Fowl Weather a Boon for Poachers: Butte County Wardens Make Huge Overlimit Case in California
No one welcomed the recent storms more than California’s 70,000 waterfowl hunters. Rain and wind in California’s central valley has salvaged what was an extremely slow hunting season for waterfowl. All of the central valley wildlife areas and national wildlife refuges with hunt programs reported increased hunter success averages last weekend.
The vast majority of hunters in the field were law abiding and ethical. But wardens cited three Butte County men and one San Jose man who stepped far out of bounds by shooting a total of 108 ducks in two days.
California regulations provide for a duck hunting limit of seven ducks per day with 14 in possession if taken over two or more days. Collectively, the four men had an overlimit of 52 ducks, with additional individual species violations.
On Jan. 20, Butte County Warden Tyson Hulse observed unusual behavior from the men that suggested they might be “double tripping.” Double tripping is a term used to describe when a poacher takes a limit of ducks or geese, brings them back to his residence, then goes out again in an attempt to shoot more.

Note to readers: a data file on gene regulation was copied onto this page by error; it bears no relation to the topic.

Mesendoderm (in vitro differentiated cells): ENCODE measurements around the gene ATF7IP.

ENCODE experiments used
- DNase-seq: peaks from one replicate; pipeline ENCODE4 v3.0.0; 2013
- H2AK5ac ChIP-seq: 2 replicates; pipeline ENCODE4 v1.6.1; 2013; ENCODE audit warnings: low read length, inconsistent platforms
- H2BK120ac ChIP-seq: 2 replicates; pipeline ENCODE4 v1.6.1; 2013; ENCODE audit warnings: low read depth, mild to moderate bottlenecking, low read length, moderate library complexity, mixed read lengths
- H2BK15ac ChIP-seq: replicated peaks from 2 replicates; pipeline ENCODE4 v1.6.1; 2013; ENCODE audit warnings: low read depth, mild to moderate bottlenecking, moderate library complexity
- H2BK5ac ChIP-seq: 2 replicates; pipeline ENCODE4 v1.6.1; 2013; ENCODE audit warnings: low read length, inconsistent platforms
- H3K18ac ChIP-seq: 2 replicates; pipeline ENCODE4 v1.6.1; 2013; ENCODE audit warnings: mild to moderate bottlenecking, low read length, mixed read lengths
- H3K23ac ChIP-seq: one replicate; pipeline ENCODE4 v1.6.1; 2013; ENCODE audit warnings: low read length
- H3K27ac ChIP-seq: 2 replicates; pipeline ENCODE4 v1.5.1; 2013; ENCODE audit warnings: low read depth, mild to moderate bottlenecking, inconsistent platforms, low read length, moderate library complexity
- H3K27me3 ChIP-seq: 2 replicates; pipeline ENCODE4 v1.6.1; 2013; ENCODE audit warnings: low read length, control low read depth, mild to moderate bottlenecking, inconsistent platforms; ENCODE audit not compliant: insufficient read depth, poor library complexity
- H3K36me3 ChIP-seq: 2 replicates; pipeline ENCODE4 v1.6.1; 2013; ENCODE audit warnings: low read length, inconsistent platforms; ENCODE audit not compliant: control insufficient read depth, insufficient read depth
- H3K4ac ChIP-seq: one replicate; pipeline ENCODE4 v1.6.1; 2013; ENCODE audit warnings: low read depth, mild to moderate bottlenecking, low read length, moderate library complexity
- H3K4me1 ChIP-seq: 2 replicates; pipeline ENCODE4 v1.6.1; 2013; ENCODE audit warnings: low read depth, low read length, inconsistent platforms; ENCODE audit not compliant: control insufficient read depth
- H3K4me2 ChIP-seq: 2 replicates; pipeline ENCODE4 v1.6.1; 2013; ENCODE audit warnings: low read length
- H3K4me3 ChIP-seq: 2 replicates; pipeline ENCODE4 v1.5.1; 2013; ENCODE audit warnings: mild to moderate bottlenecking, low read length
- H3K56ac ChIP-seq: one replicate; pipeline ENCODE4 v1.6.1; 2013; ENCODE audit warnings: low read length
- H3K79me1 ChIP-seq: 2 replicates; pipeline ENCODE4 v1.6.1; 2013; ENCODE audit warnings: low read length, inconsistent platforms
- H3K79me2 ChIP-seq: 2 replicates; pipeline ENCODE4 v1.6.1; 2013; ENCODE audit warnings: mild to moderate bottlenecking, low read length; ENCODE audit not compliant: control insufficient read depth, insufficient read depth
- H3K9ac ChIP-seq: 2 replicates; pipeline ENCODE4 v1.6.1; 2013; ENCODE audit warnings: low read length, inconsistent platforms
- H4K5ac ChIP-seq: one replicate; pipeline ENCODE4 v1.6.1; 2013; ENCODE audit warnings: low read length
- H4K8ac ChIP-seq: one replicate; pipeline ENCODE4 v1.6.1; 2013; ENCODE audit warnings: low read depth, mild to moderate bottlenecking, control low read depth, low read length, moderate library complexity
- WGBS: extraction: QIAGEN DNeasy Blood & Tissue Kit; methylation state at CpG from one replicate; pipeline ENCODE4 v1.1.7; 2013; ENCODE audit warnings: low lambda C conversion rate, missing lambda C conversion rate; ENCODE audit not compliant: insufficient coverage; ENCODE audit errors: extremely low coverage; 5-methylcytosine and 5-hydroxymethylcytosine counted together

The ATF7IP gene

For 12 hours the following day, Hulse watched the four men continue taking overlimits of ducks. At the end of the day, he gathered three members of his squad and contacted the suspects at two different residences. In addition to the 108 ducks the men killed in the two day period, they had freezers full of additional duck meat in various states of processing that made it difficult to count.
Citations were handed to Todd Gregory Owen, 48, and Cody Lee Owen, 21, both of Biggs; Clint Matthew Owen, 24, of Richvale; and Jeffrey Delte, 24, of San Jose.
Hulse offered a special thank you to the Butte County Fish and Game Commission for their recent purchase of high quality binoculars and a spotting scope, without which the case would not have been possible.